View from City Road: FT reflects changing reality

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The Independent Online
Anyone who has spent time poring over the Financial Times trying to find the share price of a company that does not fall into one of the more obvious groupings will be pleased by the news that the sometimes haphazard classification has been brought up to date.

Few investors can think of the companies they have bought as 'other industrials' or, worse still, 'miscellaneous' - a ragbag that includes giants such as BAT Industries as well as toy companies, photocopier distributors and much else besides. It makes eminent sense for the FT, the Stock Exchange and the actuarial profession to provide a more meaningful service to investors.

We said 'anyone will be pleased'. That is not quite right. The Rank Organisation - best known for its cinemas, bingo clubs and casinos - has been labelled an office machinery company, on the strength of its large investment in Rank Xerox, a business that it neither manages nor controls. This does not make sense. If something looks like a duck, and sounds like a duck, it probably is a duck. Rank thinks it is a leisure company - and so do most investors.

This is the most striking anomaly to emerge from the new classification. Others among the 303 companies reclassified will no doubt have objections - not least because their new labels will alter the earnings benchmarks against which their performances are measured. The FT-SE Actuaries Committee will listen to complaints, but will finally decide according to the perceived interests of investors.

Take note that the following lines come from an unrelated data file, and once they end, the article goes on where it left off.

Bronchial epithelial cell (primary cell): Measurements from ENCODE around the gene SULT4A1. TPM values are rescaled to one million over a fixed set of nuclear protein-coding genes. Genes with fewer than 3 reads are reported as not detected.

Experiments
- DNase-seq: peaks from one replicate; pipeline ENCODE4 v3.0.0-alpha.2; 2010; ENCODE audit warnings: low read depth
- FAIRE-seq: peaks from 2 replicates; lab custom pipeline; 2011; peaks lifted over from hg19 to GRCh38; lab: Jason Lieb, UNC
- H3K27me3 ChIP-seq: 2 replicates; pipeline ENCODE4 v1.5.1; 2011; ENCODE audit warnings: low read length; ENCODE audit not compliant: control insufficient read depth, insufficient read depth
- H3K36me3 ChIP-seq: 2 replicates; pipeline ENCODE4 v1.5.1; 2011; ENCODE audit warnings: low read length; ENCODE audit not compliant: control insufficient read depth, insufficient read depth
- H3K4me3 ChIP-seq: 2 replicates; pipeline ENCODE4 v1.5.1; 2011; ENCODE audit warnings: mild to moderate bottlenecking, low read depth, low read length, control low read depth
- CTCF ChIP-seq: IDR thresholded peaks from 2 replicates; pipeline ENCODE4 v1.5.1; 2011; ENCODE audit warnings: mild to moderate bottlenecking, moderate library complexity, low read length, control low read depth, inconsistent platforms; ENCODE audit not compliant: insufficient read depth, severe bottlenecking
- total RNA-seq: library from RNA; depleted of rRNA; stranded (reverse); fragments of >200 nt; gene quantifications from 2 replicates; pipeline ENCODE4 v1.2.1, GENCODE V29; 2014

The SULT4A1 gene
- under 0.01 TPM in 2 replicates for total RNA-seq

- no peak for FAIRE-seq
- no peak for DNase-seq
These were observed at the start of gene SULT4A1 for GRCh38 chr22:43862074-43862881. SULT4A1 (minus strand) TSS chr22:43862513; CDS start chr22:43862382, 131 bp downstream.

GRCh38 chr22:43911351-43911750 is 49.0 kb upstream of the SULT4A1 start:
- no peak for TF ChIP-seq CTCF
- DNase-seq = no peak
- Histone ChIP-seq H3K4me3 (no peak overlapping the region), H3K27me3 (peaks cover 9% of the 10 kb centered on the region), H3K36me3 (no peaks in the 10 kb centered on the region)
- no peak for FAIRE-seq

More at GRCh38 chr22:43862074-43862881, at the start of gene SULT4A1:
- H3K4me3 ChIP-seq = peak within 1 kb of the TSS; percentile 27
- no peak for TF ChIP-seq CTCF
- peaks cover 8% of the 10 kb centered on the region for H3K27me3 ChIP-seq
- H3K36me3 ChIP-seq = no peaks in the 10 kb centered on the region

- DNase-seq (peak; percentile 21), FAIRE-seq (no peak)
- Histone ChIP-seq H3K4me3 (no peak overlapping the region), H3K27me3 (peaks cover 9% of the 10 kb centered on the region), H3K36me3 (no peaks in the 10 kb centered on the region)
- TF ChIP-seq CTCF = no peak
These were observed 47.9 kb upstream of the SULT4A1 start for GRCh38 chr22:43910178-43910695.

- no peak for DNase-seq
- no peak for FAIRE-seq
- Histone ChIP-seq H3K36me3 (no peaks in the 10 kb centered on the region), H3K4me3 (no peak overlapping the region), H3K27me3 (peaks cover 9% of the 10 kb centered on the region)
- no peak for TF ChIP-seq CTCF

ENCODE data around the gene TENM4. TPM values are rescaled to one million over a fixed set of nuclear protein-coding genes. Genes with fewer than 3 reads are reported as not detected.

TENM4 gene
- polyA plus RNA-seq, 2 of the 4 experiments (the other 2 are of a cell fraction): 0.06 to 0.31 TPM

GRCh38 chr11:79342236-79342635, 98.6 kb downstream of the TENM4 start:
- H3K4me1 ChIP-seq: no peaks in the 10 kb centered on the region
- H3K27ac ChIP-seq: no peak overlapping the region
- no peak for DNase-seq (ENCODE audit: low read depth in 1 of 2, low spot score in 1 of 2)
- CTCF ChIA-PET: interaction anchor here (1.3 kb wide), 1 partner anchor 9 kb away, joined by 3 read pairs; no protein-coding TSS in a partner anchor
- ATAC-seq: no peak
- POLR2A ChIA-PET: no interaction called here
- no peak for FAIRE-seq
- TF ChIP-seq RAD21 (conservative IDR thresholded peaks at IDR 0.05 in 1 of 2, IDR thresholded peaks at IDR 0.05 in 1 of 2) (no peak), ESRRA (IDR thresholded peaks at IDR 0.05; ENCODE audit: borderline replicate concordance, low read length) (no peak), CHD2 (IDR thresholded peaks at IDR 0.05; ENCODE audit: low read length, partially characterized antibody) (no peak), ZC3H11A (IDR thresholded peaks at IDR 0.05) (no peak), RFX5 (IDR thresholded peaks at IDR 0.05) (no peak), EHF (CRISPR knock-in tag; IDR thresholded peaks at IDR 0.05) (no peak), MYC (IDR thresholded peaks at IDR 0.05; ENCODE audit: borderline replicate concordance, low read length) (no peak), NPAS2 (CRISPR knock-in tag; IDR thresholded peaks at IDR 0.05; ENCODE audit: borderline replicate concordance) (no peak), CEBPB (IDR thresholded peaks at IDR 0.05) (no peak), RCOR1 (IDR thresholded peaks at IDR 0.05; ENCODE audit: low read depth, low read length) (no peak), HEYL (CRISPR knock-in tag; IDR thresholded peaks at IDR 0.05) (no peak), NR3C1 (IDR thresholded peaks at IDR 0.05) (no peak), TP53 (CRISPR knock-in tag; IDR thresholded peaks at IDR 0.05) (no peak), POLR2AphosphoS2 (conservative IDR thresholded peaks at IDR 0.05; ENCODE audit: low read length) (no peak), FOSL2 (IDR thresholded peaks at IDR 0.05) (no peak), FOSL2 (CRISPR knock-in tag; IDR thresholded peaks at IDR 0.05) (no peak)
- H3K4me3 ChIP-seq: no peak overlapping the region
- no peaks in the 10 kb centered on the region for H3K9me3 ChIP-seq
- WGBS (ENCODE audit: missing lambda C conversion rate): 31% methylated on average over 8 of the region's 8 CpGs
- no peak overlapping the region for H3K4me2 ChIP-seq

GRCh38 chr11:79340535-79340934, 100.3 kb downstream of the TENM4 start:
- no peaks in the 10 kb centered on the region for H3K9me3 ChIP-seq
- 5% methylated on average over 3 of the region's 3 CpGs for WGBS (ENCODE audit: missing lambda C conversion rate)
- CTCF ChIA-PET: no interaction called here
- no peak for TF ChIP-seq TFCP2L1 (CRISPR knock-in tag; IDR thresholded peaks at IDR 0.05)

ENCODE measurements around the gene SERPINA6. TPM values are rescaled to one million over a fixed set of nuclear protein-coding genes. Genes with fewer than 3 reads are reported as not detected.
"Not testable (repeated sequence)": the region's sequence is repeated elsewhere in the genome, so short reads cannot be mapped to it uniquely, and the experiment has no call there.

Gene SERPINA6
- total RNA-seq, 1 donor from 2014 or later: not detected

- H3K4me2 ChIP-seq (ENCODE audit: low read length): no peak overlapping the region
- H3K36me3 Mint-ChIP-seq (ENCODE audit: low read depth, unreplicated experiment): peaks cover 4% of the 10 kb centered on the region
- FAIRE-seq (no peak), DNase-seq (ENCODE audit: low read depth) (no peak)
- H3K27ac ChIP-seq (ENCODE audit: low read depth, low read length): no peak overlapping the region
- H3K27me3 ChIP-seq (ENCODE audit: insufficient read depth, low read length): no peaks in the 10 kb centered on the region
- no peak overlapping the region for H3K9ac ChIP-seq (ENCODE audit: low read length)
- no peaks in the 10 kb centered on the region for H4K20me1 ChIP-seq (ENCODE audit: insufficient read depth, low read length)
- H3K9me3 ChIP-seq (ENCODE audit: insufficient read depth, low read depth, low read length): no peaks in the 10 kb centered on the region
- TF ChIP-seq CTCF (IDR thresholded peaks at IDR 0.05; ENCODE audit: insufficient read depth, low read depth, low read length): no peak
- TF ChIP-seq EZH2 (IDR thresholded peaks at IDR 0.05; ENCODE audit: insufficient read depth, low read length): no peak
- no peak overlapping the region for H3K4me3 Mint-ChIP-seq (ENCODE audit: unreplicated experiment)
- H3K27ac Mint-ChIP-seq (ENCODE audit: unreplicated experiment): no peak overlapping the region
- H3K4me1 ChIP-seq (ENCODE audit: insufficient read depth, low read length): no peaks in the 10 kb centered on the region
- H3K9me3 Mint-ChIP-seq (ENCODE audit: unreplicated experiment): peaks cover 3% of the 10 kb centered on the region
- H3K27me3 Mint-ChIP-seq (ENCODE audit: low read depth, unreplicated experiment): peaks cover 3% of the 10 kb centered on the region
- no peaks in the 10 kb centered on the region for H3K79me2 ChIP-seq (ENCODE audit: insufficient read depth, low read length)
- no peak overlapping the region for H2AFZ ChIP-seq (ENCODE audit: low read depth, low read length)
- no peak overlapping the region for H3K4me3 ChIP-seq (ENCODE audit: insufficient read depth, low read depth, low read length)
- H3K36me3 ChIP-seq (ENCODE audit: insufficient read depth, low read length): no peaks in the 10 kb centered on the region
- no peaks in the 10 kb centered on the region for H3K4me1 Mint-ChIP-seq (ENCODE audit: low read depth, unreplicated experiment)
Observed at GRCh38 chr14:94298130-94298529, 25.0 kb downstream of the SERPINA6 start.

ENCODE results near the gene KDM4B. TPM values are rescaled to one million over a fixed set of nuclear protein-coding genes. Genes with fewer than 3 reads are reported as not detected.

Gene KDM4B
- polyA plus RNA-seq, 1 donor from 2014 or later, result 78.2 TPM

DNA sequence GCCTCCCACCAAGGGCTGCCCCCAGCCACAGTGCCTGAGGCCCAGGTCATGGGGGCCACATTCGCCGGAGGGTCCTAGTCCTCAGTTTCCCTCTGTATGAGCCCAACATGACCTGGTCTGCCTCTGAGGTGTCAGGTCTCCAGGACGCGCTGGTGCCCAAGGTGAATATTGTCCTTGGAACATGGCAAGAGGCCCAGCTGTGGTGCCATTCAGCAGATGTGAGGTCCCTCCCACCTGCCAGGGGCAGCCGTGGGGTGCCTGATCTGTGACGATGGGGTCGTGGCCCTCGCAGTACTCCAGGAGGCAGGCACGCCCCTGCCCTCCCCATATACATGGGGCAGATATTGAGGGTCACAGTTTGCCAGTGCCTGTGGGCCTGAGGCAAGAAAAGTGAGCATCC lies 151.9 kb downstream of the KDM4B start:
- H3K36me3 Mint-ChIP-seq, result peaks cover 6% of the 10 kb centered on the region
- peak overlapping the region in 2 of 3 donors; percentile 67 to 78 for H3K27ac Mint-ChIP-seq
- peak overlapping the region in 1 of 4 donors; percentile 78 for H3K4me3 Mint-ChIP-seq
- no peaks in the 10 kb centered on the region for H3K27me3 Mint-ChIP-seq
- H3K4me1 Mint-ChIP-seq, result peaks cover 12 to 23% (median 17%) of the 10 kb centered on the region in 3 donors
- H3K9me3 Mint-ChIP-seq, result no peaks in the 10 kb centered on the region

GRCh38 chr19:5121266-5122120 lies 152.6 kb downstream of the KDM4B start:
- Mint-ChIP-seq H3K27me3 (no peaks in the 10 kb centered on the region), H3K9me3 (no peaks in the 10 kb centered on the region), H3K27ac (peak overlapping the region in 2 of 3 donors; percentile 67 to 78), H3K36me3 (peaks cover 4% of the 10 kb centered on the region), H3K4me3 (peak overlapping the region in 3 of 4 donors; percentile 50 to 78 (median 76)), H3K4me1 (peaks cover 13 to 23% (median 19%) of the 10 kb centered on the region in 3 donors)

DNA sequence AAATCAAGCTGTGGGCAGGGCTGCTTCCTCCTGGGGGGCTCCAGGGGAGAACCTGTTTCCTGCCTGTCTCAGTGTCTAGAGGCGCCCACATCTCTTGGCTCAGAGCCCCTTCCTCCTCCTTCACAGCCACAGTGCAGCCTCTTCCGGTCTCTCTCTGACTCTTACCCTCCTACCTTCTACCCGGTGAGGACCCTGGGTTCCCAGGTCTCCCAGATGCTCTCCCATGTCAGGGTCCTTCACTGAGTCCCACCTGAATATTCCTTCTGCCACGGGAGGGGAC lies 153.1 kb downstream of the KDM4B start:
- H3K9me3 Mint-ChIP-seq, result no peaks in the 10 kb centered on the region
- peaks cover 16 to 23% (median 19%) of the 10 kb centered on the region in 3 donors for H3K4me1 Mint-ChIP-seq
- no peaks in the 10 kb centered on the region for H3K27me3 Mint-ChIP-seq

BTR and Williams Holdings can have few objections to being called conglomerates, and British Gas is obviously in the business of gas distribution. BAT is huge in both tobacco and insurance, and so unlike any other UK listed company that it has been given the tobacco sub-sector all to itself.

To a large measure, the new classification simply reflects the change in economic realities since the last big review more than 20 years ago. The share of UK output represented by manufacturing has declined while the service sector has grown and grown.

It does not make sense to persist with a consumer group that represents nearly a third of the market's capitalisation - nor with the appallingly vague 'other group', which accounts for another quarter. Similarly, the rise of the pharmaceutical industry demands that it should be stripped out of health and household.

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